Here at MixCoach and MixCoach Member we see lots of beginning mixers. We listen to and give feedback on their mixes. Throughout the years we’ve noticed some trends in beginners. Here are two of the most common.
As with everything in life, the best lessons are the ones learned by experience. So the first thing most beginning mixers do when they start mixing is try to experience all of their plug-ins. Most DAWs come with massive collections of plug-ins. Add to this the seemingly unlimited number you can purchase and you’ve got one massive toolbox to try out. This is great! How will you know what a plug-in does or how you could use it if you’ve never tried it? You can’t. So try them all if you can. Just don’t use them all in one mix.
The problem is that when mixers begin actually mixing their first songs, they are so excited to use their newly acquired plug-ins and tricks, that they forget that you can’t do everything all at once. The mix becomes unfocussed, over processed, and more about the tricks and the mixer than the music.
When I first began mixing I was given a really solid piece of advice. Get the very basics of your workflow down, and then try one new thing every time you mix. If that trick works, save it as a preset to use it again on another mix. This keeps things interesting for you, and keeps the emphasis on the song. You will also build up a large number of cool presets to use when you need/want. Finally, it keeps a mix from getting cluttered with so many tricks that the listener misses most of them, and focuses their attention on the one really cool trick that you did use.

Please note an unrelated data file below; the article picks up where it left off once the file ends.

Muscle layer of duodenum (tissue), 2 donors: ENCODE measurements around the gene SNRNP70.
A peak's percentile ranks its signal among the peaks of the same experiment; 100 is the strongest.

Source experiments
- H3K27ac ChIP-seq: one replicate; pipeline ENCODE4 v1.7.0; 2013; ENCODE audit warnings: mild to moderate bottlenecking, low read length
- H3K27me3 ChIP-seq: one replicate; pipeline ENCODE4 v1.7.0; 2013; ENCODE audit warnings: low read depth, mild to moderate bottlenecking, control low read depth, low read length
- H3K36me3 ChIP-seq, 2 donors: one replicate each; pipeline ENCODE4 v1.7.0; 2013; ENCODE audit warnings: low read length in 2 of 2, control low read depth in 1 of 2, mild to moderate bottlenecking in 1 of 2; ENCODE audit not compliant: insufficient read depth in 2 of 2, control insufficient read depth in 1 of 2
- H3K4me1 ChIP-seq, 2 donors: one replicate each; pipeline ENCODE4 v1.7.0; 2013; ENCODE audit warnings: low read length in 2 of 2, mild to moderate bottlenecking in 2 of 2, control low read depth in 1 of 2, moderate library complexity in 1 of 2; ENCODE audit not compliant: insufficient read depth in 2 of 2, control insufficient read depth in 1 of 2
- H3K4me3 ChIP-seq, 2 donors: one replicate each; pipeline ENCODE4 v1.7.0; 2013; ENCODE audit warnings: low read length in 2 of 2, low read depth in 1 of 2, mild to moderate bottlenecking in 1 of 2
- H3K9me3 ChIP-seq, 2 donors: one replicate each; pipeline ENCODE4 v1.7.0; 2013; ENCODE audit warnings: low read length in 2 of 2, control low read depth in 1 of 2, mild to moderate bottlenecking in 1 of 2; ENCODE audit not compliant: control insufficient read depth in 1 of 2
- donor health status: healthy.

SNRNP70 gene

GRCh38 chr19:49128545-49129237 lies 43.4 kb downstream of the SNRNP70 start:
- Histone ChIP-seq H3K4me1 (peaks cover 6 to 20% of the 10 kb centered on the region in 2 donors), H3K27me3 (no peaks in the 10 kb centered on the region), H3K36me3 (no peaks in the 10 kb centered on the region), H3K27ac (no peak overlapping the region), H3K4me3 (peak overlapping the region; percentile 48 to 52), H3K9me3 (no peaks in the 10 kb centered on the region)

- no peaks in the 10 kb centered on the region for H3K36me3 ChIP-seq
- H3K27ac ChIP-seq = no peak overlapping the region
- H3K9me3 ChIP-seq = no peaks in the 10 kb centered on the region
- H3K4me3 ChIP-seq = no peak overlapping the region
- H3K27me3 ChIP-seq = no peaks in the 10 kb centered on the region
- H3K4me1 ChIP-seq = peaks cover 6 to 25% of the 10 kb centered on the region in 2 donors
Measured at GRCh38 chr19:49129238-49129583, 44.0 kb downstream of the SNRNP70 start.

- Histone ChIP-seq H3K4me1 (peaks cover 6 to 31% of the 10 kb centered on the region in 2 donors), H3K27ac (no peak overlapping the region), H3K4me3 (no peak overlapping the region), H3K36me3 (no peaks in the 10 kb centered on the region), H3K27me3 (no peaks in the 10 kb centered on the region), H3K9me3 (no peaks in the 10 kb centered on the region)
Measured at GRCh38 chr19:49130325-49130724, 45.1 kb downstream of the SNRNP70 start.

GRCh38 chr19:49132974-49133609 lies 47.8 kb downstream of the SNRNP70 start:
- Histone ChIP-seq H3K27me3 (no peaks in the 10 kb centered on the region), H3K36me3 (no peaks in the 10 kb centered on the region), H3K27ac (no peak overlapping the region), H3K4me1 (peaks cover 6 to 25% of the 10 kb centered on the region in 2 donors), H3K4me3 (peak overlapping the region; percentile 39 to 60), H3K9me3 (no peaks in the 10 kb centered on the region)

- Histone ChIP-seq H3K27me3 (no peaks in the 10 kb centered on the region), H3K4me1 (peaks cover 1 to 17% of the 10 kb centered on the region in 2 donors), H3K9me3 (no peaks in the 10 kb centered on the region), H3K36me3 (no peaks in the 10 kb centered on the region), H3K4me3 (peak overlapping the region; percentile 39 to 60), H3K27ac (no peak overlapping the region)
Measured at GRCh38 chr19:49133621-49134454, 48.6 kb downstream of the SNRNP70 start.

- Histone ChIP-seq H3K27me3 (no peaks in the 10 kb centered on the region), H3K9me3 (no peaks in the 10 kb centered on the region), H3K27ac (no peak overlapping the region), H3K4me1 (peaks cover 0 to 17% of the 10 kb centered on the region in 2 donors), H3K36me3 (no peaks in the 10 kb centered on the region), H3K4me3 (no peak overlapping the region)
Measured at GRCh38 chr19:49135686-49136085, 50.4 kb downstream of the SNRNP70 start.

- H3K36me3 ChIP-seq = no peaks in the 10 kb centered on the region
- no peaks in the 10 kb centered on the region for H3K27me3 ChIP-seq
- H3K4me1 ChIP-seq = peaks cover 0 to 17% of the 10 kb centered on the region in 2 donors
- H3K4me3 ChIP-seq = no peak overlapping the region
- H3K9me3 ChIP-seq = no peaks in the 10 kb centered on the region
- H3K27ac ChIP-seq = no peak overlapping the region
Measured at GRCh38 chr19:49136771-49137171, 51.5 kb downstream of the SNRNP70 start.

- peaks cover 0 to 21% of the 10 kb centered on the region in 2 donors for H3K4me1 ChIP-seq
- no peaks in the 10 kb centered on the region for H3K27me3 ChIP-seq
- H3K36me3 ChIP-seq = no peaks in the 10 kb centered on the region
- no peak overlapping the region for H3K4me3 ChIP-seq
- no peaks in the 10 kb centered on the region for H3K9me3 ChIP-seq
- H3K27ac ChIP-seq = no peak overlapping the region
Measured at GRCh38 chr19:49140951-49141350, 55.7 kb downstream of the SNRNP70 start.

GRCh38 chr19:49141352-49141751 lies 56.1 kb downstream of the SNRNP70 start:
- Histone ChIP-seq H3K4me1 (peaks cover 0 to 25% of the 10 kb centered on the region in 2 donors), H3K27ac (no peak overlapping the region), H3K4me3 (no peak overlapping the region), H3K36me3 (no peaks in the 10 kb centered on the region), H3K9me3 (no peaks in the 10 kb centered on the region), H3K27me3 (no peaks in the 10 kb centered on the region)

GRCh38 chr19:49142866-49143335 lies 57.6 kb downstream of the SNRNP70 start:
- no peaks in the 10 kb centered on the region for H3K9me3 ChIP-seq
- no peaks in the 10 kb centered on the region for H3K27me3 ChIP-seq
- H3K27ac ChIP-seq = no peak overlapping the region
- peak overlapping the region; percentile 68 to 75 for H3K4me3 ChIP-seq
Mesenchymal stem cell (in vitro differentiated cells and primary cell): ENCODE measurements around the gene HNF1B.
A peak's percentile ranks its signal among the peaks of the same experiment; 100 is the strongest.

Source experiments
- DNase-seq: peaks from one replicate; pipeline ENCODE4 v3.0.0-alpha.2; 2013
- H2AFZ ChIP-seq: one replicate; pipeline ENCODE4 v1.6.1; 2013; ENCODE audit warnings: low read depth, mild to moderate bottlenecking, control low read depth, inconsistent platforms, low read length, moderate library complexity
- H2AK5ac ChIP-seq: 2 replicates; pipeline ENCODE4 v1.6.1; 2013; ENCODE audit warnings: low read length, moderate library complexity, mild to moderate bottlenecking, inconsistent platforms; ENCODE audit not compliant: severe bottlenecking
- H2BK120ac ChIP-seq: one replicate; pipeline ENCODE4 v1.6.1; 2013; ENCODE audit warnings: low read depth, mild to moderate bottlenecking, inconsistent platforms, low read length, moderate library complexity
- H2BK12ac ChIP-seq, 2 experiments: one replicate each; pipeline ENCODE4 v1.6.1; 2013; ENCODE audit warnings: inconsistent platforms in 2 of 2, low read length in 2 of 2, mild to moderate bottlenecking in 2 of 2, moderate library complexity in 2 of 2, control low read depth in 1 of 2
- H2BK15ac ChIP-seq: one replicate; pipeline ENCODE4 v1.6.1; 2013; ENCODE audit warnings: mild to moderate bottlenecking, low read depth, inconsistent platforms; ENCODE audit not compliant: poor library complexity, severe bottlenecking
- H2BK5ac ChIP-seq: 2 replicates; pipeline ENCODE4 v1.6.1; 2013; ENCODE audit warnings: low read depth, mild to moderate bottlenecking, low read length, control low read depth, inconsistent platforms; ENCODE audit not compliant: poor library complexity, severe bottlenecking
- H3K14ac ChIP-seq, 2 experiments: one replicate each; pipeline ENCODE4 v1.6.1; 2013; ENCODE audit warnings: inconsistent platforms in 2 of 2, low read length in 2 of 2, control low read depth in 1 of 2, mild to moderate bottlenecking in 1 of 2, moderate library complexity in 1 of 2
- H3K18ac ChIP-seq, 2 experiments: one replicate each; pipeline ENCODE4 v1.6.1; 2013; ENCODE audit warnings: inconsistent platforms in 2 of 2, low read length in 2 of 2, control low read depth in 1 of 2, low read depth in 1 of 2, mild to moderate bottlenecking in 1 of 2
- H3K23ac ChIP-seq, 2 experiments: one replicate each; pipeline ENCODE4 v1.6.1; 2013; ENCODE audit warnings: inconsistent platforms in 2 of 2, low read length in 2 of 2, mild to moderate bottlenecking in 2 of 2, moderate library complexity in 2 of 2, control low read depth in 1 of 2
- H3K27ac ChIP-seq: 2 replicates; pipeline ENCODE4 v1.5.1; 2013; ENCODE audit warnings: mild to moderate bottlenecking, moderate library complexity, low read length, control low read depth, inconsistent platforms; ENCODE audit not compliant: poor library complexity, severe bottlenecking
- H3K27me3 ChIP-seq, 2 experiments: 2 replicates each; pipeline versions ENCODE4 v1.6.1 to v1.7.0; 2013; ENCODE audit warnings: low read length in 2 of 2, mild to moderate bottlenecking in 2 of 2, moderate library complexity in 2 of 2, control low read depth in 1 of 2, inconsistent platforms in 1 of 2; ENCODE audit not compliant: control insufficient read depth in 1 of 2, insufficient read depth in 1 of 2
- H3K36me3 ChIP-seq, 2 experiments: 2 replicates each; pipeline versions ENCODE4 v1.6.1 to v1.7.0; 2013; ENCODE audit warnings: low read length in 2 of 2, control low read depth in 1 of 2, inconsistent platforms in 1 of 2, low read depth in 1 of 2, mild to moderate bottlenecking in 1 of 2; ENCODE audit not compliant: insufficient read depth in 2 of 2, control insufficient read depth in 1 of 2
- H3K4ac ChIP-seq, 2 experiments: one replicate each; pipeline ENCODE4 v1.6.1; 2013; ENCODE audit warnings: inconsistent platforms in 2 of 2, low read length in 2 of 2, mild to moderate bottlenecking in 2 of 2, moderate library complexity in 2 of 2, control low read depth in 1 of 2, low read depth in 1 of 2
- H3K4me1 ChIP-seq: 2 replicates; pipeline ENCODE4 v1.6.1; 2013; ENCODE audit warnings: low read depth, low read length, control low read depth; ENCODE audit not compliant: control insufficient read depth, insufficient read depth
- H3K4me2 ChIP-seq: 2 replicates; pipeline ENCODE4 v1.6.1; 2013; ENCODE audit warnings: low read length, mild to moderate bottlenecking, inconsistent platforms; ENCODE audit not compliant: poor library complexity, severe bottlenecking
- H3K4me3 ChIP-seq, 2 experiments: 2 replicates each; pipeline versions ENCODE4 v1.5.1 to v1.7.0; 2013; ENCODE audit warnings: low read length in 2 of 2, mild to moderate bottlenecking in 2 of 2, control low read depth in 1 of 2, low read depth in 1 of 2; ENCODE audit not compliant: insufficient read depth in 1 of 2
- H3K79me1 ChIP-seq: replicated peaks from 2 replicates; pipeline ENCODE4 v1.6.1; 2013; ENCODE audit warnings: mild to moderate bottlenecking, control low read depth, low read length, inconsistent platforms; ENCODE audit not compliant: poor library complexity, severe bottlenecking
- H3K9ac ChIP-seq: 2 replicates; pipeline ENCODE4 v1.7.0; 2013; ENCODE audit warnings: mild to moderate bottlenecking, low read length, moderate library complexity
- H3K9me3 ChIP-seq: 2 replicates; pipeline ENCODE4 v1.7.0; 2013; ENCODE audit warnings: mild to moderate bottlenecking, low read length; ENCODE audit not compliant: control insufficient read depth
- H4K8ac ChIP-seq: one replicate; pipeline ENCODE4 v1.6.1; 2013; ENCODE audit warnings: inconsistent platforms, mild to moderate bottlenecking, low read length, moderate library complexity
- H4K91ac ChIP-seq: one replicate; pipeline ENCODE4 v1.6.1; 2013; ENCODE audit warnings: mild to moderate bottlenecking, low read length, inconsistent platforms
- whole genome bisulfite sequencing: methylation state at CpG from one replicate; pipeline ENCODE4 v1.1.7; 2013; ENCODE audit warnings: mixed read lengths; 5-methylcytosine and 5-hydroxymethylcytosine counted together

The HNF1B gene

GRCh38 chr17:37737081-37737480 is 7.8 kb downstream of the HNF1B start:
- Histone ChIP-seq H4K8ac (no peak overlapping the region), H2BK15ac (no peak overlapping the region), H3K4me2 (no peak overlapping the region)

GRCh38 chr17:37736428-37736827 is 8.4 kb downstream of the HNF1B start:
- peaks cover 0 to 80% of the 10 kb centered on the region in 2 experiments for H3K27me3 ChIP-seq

Listening to a great mix in the same style that you are trying to achieve is very important to the learning process. Ever think, “man the snare in this mix sounds so much better than mine,”? Why not listen to that mix while you’re working and try to match it? It seems like a no brainer to “A B test” in this instance, but there are other reasons to use a reference mix while you work.
Our ears are slightly different every day. The pressure on the inside of our heads and in the air affects the way we hear things. Listening to a mix that we have decided is great on multiple days over time helps to center us back on the right track.
Our ears also adjust to certain sounds over time. Ever put on a pair of red tinted sunglasses for a day and then take them off? Everything seems to be colored blue. The same thing is true with our ears. As we listen to frequency patterns we adjust to them. Using a reference mix helps us keep what truly is a good mix in focus so that we can shoot for it.